2. The figures in this answer relate to the latest information available and so do not correspond to the table placed in the Library in answer to my Written Answer on 8 January 2001, Official Report, column 467W. An updated table has been placed in the Library.
3. These figures are still subject to final audit.
Mr. Rooker: The benefit payment card project, introduced in October 1996, was cancelled in May 1999. Up to the date of cancellation the Department's expenditure on technology to support the benefit payment card totals approximately £127 million.
Ms Buck: To ask the Secretary of State for the Home Department how many and what proportion of applicants entering the National Asylum Seekers Support Scheme have requested voucher-only support in each month since April. 
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|Number of voucher only applications(19)
|Proportion of total NASS applications (Percentage)
(19) Figures rounded to the nearest ten
Mr. Crausby: To ask the Secretary of State for the Home Department (1) how the National Asylum Support Service ensures that other agencies who provide accommodation under the dispersal scheme have suitable expertise to obtain suitable accommodation for disabled asylum seekers; 
(3) what expertise in disability issues the National Asylum Support Service has to enable it to assess and provide for the housing needs of asylum seekers. 
Mrs. Roche: Staff within the National Asylum Support Service (NASS) have not received formal training in disability issues. They rely on social services departments who have the relevant expertise in this area to provide an assessment of any special needs. Where such needs are identified caseworkers within the NASS will work with the accommodation provided to ensure that they are met.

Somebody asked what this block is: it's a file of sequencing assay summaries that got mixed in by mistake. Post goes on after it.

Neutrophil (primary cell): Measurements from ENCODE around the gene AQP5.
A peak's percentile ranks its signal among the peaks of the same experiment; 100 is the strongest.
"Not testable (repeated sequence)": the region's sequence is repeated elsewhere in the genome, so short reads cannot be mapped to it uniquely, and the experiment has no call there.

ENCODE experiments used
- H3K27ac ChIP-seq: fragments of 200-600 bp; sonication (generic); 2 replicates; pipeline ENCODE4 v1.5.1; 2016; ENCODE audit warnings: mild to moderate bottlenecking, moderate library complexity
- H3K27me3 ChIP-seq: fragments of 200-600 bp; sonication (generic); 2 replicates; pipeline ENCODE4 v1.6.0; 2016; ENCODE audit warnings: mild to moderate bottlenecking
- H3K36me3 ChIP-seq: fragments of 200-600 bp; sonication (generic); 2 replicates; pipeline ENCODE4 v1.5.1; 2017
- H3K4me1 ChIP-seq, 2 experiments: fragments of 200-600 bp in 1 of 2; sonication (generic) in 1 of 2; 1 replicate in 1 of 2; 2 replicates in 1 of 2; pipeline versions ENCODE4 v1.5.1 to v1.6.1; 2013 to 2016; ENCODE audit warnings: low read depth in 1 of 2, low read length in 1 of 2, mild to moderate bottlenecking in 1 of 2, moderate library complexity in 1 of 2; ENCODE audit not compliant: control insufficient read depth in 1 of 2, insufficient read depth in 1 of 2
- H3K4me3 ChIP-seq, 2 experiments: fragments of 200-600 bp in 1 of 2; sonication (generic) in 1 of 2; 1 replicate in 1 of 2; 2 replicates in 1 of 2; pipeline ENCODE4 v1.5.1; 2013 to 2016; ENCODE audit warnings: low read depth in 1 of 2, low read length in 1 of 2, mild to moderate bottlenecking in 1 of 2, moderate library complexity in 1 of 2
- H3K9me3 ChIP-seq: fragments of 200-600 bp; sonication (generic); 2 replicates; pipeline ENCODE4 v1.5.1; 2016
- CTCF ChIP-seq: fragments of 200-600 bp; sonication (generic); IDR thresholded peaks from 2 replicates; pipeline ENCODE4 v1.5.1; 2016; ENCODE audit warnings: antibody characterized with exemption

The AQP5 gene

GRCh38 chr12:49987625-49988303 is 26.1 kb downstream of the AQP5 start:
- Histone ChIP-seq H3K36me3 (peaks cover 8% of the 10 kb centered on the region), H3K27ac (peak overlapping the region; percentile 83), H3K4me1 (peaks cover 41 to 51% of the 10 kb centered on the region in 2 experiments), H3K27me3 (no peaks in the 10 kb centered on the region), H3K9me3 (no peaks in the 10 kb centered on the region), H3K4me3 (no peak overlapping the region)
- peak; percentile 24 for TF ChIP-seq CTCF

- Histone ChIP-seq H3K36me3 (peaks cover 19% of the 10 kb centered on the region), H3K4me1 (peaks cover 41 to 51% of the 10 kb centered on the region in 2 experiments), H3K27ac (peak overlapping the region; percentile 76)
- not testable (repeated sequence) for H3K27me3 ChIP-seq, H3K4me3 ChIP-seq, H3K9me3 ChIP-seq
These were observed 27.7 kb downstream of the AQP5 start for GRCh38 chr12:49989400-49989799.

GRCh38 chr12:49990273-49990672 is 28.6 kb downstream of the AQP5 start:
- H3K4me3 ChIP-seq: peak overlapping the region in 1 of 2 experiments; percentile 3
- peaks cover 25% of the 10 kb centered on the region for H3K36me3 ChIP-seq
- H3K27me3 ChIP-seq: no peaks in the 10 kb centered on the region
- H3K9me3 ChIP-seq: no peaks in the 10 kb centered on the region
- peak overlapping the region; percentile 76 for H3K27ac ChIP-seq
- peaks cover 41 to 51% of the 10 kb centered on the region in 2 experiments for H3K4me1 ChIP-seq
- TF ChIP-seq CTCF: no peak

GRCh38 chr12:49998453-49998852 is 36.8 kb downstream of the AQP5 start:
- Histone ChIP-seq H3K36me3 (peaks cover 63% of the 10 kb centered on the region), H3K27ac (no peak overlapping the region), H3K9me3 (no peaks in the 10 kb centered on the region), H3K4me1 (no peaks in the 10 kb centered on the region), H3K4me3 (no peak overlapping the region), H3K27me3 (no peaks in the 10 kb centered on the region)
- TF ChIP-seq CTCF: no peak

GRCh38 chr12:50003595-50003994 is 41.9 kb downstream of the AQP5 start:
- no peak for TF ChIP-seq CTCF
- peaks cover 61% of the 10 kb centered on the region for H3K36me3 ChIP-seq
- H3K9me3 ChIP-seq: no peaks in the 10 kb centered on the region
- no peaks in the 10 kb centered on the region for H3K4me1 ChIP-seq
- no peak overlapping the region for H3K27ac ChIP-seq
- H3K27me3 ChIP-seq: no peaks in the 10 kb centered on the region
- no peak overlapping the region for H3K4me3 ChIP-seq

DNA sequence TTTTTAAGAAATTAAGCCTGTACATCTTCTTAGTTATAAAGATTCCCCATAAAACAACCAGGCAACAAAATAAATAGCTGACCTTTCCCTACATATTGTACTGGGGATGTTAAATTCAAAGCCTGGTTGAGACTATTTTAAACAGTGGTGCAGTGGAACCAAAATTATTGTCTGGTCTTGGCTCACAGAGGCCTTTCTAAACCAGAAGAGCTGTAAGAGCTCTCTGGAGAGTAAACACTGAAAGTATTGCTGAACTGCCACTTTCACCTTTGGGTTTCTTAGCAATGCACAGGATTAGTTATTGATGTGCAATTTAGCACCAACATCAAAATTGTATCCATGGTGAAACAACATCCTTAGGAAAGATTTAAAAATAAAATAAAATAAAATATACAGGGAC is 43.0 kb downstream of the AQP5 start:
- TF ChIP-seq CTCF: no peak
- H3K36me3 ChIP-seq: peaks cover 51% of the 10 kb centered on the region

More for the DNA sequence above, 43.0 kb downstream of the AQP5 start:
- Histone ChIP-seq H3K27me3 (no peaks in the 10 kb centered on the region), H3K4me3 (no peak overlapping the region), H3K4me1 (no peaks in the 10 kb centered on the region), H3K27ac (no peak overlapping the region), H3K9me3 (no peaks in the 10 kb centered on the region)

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Mrs. Roche: The National Asylum Support Service (NASS) has established a Performance Monitoring Section, which has responsibility for ensuring that the support provided to asylum seekers, including disabled asylum seekers, is satisfactory. If the NASS becomes aware that any aspect of support is not being provided this will be addressed.
Mrs. Roche: The National Asylum Support Service (NASS) is one of the Directorates within the Immigration and Nationality Directorate (IND). In common with other parts of the IND the activities of the NASS will be covered in the IND Annual Report.
Mr. Boateng: Since 1 April 2000, the Youth Justice Board for England and Wales have taken over the commissioning and purchasing of secure places for juveniles. They have provided the following information. There are currently three Local Authority Secure Units in the Greater London area as detailed in the table.
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|Name of establishment
|Secure Places Male
|Secure Places Female
|Total Secure Places
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In addition, the Medway Secure Training Centre provides 44 beds for juveniles serving Detention and Training Orders in the Greater London area (33 male and 11 female places). Increasing places in the London area is a priority for the Youth Justice Board.